It's late September and I have left Southeast Alaska to head to the Katmai Peninsula to watch and photograph brown bears around Brooks Camp on the Brooks River. These bears will all be going into hibernation in only a matter of weeks so what becomes a bear necessity is to eat as much salmon as each bear can possibly stomach!
It is fascinating to me to watch a huge Alaskan brown bear daintily peel the skin off a salmon with only a set of claws as "silverware". The dexterity of bears as they pull off their favorite parts of the fish is a joy to watch and photograph.
In my 5 days camping here alone along the river I saw a total of 38 different bears! Many were content to spend the entire day patrolling the waters for dead salmon that have already spawned.
It's usually not the bear that I see that worries me (well OK, a little) but a bear like this, that I never saw but had to be right next to me. I had walked past this muddy spot to get a clear look at the river and had returned only minutes after going past this spot. Imagine my surprise when fresh bear tracks were in the exact spot I had been only minutes before. That's a size 12 muck boot to give you an idea of the size of the bear (the one I didn't see, hear, smell, or feel). Upon seeing the track I have to say my senses sharpened a bit...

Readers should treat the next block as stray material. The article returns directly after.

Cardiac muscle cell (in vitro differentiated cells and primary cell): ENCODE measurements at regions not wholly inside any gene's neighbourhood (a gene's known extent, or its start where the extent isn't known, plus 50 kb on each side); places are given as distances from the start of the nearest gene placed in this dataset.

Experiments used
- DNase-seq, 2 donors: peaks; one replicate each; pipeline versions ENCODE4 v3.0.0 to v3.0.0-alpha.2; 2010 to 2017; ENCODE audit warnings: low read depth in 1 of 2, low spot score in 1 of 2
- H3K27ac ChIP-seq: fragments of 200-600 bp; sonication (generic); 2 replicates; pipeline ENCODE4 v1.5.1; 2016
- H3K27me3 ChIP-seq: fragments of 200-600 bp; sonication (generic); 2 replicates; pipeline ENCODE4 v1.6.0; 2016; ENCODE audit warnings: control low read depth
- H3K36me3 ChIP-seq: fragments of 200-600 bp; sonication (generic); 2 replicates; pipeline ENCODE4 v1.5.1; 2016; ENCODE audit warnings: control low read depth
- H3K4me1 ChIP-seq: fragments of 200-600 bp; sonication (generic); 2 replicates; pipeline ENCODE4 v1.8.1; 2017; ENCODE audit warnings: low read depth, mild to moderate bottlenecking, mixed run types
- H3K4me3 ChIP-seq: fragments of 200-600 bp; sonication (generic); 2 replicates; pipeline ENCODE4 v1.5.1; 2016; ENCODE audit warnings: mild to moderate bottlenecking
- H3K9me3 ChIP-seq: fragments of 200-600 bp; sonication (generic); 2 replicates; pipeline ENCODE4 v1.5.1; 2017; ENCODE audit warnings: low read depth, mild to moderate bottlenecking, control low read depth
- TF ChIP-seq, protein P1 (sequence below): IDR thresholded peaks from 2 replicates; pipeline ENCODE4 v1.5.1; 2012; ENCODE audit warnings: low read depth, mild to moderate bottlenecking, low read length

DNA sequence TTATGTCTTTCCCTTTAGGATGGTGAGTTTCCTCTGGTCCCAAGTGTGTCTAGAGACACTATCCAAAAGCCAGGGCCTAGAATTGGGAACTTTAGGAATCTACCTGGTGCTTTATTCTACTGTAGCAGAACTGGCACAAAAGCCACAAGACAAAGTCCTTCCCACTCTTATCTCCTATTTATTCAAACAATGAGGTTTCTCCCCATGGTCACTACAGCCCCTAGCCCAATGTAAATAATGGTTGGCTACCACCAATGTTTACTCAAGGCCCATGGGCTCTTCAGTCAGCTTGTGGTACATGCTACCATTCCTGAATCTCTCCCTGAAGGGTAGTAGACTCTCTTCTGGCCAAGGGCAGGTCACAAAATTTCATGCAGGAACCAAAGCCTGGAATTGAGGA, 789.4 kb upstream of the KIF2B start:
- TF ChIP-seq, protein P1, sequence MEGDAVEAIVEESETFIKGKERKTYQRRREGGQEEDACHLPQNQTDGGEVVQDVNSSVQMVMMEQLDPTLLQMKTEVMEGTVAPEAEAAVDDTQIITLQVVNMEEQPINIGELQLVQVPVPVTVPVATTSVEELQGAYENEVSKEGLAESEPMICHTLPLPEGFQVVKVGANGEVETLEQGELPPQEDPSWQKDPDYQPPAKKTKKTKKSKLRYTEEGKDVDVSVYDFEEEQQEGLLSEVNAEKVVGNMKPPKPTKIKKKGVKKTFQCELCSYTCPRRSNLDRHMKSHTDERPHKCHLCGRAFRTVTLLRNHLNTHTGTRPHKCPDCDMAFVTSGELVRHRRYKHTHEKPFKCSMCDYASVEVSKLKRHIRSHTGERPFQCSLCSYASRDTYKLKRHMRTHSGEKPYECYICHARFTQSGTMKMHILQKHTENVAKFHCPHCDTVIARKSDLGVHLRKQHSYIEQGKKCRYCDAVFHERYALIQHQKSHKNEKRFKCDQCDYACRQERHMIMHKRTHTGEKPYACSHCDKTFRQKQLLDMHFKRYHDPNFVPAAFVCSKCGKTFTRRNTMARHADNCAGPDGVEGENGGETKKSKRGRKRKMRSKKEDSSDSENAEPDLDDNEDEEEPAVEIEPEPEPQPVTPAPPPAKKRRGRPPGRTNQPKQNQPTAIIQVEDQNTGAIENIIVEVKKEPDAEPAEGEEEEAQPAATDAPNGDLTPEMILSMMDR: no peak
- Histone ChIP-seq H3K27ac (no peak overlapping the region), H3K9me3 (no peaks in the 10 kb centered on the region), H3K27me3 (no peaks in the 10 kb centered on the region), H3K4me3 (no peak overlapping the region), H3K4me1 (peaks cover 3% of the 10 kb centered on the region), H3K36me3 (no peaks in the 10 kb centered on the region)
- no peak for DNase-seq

Not only the adults need to get as many calories as they can gobble, but cubs need to eat salmon too! This is a 2-year old dining on a fish with mom who is content with sharing dinner.
Moms will sometimes play-fight with a quarrelsome
cub to sharpen skills the cub will need later in life. Here the cub (on the left, notice the clean, white teeth) seems to have the upper hand, but mom can quickly put it in its place if it gets a little too rambunctious
With all that eating and life lessons there is still ample time for a cub to play and learn about the world around it outside of mom's attention. Here a cub chases a magpie that got a little too close to the salmon it was feeding on beside the lake.
Sometimes a good back scratch is a welcome diversion. This cub just couldn't seem to get to that exact spot...
But perhaps the best playmate is a sibling cub. Here two coy (cubs-of-year) wrestle and push each other while mom is content to save her energy and build her reserves with more salmon.
The wrestling match continues and while it looks like fun it is honing important skills that these cubs will need later in life. Watching a day in the life of bears is such a privilege to me and I will be back here in September of 2009 to spend more time with these beautiful bears!